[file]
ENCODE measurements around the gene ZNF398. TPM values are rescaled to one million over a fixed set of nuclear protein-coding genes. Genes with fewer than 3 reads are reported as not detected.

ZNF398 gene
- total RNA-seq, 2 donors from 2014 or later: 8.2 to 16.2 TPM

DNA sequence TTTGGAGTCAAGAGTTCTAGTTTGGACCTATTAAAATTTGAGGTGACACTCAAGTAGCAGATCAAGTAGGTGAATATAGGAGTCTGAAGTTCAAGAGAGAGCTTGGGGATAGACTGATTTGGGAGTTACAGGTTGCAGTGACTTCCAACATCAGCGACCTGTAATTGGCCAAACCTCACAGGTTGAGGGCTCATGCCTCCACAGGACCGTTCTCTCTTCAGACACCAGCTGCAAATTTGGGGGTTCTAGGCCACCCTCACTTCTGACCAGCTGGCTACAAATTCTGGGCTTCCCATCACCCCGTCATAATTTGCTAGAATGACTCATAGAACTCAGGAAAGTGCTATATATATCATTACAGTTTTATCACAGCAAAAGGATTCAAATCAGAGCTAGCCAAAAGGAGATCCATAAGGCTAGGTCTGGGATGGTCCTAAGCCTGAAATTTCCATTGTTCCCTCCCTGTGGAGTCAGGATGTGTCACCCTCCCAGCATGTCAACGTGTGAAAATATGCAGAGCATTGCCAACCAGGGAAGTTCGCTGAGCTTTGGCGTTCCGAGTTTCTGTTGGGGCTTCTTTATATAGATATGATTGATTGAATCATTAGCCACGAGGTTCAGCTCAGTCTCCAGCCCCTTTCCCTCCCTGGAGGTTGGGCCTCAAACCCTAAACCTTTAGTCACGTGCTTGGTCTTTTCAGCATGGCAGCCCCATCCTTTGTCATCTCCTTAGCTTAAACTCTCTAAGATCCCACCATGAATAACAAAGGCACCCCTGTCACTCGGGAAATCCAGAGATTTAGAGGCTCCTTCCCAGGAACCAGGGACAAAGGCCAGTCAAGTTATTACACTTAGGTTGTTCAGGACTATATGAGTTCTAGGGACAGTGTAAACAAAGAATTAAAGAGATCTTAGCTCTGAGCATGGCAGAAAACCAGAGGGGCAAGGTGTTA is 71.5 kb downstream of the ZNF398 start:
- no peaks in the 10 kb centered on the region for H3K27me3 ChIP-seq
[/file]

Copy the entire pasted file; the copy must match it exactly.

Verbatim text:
ENCODE measurements around the gene ZNF398. TPM values are rescaled to one million over a fixed set of nuclear protein-coding genes. Genes with fewer than 3 reads are reported as not detected.

ZNF398 gene
- total RNA-seq, 2 donors from 2014 or later: 8.2 to 16.2 TPM

DNA sequence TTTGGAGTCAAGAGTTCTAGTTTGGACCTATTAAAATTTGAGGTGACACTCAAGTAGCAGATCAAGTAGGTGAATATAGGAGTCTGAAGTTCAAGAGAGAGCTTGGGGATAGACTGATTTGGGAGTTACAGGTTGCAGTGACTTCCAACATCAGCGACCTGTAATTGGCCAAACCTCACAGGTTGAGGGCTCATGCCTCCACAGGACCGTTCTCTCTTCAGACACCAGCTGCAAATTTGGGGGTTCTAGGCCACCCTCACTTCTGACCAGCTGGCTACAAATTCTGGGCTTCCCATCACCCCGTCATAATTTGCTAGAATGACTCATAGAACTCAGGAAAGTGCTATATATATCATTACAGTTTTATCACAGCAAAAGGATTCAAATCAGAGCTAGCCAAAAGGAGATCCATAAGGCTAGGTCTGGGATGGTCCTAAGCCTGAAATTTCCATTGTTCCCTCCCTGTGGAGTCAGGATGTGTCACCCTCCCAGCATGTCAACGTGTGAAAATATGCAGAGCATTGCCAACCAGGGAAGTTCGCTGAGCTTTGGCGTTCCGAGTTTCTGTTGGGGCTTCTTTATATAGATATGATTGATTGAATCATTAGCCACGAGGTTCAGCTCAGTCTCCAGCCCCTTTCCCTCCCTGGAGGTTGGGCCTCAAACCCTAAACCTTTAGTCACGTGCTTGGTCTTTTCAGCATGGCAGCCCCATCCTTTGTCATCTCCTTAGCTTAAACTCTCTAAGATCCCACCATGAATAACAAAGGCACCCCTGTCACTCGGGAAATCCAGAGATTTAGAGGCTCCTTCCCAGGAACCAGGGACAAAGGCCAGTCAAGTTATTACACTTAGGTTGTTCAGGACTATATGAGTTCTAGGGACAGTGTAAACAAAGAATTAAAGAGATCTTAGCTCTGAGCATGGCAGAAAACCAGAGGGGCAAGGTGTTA is 71.5 kb downstream of the ZNF398 start:
- no peaks in the 10 kb centered on the region for H3K27me3 ChIP-seq